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Basic Science Aspects

Novel Role of Resveratrol

Suppression of High-Mobility Group Protein Box 1 Nucleocytoplasmic Translocation by the Upregulation of Sirtuin 1 in Sepsis-Induced Liver Injury

Xu, Wei*; Lu, Yang; Yao, Jihong; Li, Zhenlu*; Chen, Zhao*; Wang, Guangzhi*; Jing, Huirong*; Zhang, Xinyuan; Li, Mingzhu; Peng, Jinyong; Tian, Xiaofeng*

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doi: 10.1097/SHK.0000000000000225
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Abstract

INTRODUCTION

Sepsis is a leading cause of disability, morbidity, and mortality in intensive care units and is associated with host responses, innate immunity, coagulation abnormalities, anti-inflammatory effects/immunosuppression, and organ dysfunction (1). In the pathogenesis of sepsis, damage-associated molecular patterns, such as extracellularly released high-mobility group protein box 1 (HMGB1), promote innate immune cell activation and antigen-presenting cell recruitment and activation. These cells are engaged in the host response, in which both proinflammatory and anti-inflammatory mechanisms contribute to the clearance of infection and tissue recovery on the one hand and organ injury and secondary infections on the other, and in tissue damage through pattern recognition receptors, triggering systemic inflammatory response syndrome and immunological homeostasis disorders that can cause sepsis (2, 3). However, the mechanism of HMGB1 translocation during sepsis is poorly understood. Previous studies have demonstrated that HMGB1 translocation from the nucleus to the cytoplasm is increased in acute liver failure (ALF) (4) and that inhibition of HMGB1 secretion attenuates systemic inflammatory response syndrome and sepsis-induced organ injury (5). In contrast, HMGB1 release from hepatocytes increases the risk of liver damage during sepsis. Therefore, inhibiting HMGB1 translocation and release should protect against liver injury during sepsis and may offer a wider therapeutic window for sepsis.

High-mobility group protein box 1 is a nuclear protein that binds DNA, stabilizes nucleosomes, and facilitates gene transcription (6). It functions as an alarmin, is secreted into the extracellular milieu, and mediates downstream inflammatory responses in endotoxemia, arthritis, and sepsis (7). Extracellular HMGB1 sustains inflammatory responses by stimulating innate immune cell migration and activation, facilitating the innate recognition of bacterial products (8, 9), and inhibiting the phagocytosis of apoptotic neutrophils by macrophages (10). Extracellular HMGB1 release also acts as an inflammatory mediator and is promoted by nucleocytoplasmic HMGB1 translocation. Acetylation is important for active HMGB1 translocation (11, 12), and histone acetyltransferase and the histone deacetylase (HDAC) isoforms HDAC1/4 (13), HDAC4/5 (14), and sirtuin 6 (SIRT6) (15) may control this process. Nucleocytoplasmic HMGB1 translocation has also been observed in hepatocytes in an ALF animal model generated using d-galactosamine and lipopolysaccharide (LPS) and in ALF patients (4). Nevertheless, the mechanism underlying HMGB1 translocation during sepsis-induced liver injury is still unknown.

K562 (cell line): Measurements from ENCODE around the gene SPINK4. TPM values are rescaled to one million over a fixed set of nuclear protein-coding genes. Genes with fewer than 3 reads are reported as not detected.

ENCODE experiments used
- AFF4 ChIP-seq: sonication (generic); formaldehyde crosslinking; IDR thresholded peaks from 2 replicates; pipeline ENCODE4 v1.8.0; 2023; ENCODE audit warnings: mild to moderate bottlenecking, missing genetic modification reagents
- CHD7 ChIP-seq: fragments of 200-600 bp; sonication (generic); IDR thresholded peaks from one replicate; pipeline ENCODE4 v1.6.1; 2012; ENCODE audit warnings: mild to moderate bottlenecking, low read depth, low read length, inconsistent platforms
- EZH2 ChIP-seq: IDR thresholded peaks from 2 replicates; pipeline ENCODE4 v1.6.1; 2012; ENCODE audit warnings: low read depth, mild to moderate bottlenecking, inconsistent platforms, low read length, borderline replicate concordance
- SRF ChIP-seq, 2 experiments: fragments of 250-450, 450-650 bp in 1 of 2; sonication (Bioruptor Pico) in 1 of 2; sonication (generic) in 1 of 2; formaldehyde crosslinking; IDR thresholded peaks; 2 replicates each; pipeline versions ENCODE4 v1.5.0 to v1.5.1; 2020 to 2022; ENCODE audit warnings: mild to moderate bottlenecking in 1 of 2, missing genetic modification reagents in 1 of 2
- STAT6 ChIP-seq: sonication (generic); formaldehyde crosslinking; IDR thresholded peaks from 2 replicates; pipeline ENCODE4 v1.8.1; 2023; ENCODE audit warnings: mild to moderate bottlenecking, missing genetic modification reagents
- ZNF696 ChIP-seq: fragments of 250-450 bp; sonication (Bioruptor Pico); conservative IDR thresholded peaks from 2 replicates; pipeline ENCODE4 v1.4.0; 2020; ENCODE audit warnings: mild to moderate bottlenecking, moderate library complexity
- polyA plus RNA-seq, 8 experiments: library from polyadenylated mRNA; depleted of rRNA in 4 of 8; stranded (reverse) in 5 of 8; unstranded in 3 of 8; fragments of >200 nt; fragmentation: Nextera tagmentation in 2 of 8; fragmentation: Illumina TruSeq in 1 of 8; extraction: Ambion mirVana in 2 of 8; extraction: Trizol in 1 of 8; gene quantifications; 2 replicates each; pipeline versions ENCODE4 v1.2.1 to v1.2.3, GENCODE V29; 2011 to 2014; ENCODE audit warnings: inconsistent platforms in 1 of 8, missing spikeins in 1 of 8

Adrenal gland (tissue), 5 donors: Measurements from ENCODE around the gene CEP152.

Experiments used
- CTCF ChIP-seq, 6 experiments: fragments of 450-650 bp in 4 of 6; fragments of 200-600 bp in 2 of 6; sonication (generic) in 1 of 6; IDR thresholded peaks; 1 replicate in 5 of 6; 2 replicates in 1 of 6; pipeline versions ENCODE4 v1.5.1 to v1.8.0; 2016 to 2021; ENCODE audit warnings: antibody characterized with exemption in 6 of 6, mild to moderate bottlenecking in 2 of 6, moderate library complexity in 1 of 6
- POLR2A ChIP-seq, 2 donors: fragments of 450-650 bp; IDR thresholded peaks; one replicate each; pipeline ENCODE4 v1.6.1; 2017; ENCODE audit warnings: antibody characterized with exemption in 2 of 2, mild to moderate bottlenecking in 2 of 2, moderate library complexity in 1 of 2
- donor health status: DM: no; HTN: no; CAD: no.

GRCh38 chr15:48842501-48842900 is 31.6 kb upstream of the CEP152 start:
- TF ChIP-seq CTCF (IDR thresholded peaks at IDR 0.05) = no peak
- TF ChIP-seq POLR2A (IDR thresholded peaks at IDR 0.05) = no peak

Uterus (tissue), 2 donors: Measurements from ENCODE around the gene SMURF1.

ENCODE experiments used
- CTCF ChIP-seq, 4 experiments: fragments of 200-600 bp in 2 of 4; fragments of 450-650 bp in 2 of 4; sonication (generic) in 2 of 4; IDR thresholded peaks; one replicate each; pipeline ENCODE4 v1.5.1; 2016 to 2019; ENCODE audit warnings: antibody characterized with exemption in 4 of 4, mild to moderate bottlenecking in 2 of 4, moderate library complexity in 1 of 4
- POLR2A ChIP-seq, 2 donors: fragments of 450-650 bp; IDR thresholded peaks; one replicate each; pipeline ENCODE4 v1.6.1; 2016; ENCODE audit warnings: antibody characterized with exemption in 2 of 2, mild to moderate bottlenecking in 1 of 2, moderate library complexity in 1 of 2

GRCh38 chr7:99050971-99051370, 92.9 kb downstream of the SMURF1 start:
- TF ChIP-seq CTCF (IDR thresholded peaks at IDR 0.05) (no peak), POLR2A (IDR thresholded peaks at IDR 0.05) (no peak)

The HDAC SIRT1 is constitutively expressed in most cells and is involved in signaling pathways regulating the cellular life span and responses to oxidative stress (16). Sirtuin 1 specifically removes acetyl groups from lysine residues and leads to histone and nonhistone protein deacetylation. A wide variety of proteins are SIRT1 substrates, including many transcription factors and cofactors (17). For example, SIRT1 inhibits adipocyte differentiation and suppresses inflammation by targeting the peroxisome proliferator-activated receptor γ and nuclear factor κB transcription factors (18) and regulates genomic stability, cellular stress resistance, and senescence by deacetylating its target proteins (19). As HMGB1 is actively released from the nucleus to the cytoplasm after acetylation (11, 20), SIRT1 may regulate HMGB1 translocation via deacetylation.

Resveratrol (3,5,4′-trihydroxy-trans-stilbene; RESV), a polyphenol that is best known as a constituent of red wine and several plants, exerts positive effects on various disease states (21). Resveratrol is also a potent SIRT1 activator (22) with anti-inflammatory properties that can upregulate SIRT1 and attenuate severe liver injury after sepsis. Therefore, we hypothesized that RESV inhibits nucleocytoplasmic HMGB1 translocation by activating SIRT1. In turn, SIRT1-mediated HMGB1 repression may be a new target for preventing sepsis-induced liver injury.

MATERIALS AND METHODS

Ethics Statement